Norm: “Well, it’s a dog-eat-dog world, and I’m wearing Milk

Bone underwear.”

2 “There’s no rule against postal workers not dating women. It just

works out that way.”

3 “It’s a little known fact that the tan became popular in what is known

as the Bronze Age.”

4 As best the record discloses, these are life-size stuffed dolls that move

somewhat and play pre-recorded quips.

5 In a half-hearted attempt to avoid litigation, Host changed the robots’

names to “Hank” and “Bob.”


Plaintiffs George Wendt and John Ratzenberger, the only

actors who ever portrayed Norm and Cliff, sued Host for

unfair competition and violation of their right of publicity.

Paramount intervened, claiming that its copyright preempted

any claim Wendt and Ratzenberger might have under state

law. The district court granted summary judgment for the

defendants because it found that the robots didn’t look like the

plaintiffs: “[T]here is [no] similarity at all . . . except that one

of the robots, like one of the plaintiffs, is heavier than the

other . . . . The facial features are totally different.” 125 F.3d

at 809. Relying on White, the panel here reverses but offers

little explanation beyond the curt assertion that “material facts

exist that might cause a reasonable jury to find[the robots]

sufficiently `like’ [Wendt and Ratzenberger ] to violate” their

right of publicity. Id. at 810.


This case, unlike White, pits actor against copyright holder.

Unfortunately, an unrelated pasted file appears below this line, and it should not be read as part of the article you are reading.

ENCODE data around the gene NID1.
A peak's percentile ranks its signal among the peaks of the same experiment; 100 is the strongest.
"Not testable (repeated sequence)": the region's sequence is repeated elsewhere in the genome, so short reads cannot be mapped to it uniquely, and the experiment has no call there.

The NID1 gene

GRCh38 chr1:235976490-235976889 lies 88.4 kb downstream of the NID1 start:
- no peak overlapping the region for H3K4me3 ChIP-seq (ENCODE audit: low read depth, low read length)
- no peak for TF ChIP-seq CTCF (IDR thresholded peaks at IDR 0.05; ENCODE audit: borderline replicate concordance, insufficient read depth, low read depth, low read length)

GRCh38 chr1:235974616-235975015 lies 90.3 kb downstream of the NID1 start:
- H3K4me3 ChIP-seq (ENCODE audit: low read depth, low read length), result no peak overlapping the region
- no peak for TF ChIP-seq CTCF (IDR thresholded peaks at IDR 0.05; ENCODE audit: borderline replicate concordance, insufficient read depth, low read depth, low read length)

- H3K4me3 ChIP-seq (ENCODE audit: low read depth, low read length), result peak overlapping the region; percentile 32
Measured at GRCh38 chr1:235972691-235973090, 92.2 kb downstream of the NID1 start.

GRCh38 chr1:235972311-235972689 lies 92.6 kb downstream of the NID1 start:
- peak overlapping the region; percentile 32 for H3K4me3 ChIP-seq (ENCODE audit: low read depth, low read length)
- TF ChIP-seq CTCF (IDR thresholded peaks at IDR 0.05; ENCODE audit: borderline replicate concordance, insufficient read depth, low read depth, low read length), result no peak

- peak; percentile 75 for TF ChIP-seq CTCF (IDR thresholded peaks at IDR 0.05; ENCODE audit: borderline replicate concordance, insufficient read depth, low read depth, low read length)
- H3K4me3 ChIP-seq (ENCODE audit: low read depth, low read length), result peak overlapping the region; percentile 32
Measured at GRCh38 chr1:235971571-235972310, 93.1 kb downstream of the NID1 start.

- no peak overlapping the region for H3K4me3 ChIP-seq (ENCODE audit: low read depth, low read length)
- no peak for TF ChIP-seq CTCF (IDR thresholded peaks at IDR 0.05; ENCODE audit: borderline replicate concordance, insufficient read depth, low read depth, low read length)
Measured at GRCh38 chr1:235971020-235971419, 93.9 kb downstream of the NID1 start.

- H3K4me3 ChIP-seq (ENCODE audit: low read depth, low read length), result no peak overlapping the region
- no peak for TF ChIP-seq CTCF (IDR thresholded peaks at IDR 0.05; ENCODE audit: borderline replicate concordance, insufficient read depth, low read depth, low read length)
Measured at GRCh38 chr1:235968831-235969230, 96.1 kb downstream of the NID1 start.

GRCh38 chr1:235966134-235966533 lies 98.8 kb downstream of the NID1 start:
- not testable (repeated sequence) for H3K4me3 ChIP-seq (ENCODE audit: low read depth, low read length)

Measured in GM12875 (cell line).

The parties are fighting over the same bundle of intellectual

property rights–the right to make dramatic representations of

the characters Norm and Cliff. Host and Paramount as sert

their right under the Copyright Act to present the Cheers char-

acters in airport bars; Wendt and Ratzenberger assert their

right under California law to control the exploitation of their

likenesses. But to millions of viewers, Wendt and Ratzenber-

ger are Norm and Cliff; it’s impossible to exploit the latter

without also evoking thoughts about the former.

So who wins? The Copyright Act makes it simple, at least

insofar as the plaintiffs interfere with Paramount’s right to ex-

ploit the Cheers characters. Section 301 of the Copyright Act

preempts any state law “legal or equitable rights that are

equivalent to any of the exclusive rights within the general

scope of copyright[.]” 17 U.S.C. S 301(a). The copyright to

Cheers carries with it the right to make derivative works

based on its characters. See generally Warner Bros., Inc. v.

American Broadcasting Cos., 720 F.2d 231, 235 (2d Cir.


1983) (Superman copyright belongs to Warner Brothers). The

presentation of the robots in the Cheers bars is a derivative

work, just like a TV clip, promotion, photograph, poster,

sequel or dramatic rendering of an episode. Thus, under fed-

eral law, Host has the unconditional right to present robots

that resemble Norm and Cliff.

Instead, the panel allows the plaintiffs to pick up where

Vanna left off: Copyright or no copyright, anyone who wants

to use a figure, statue, robot, drawing or poster that reminds

the public of Wendt and Ratzenberger must first obtain (and

pay for) their consent. This cannot be squared with the right

of the copyright holder to recreate Norm and Cliff however it

sees fit. At the very least, Paramount must be able to repro-

duce the characteristics that bring Norm and Cliff to mind.

The problem lies with the sweeping standard we adopted in

White. The right of publicity, as defined by the state courts,

is limited to using a celebrity’s name, voice, face or signature.

See, e.g., Stephano v. News Group Publications, Inc., 474

N.E.2d 580, 583-84 (N.Y. 1984) (finding right of publicity

under New York law limited to statutory protection of “name,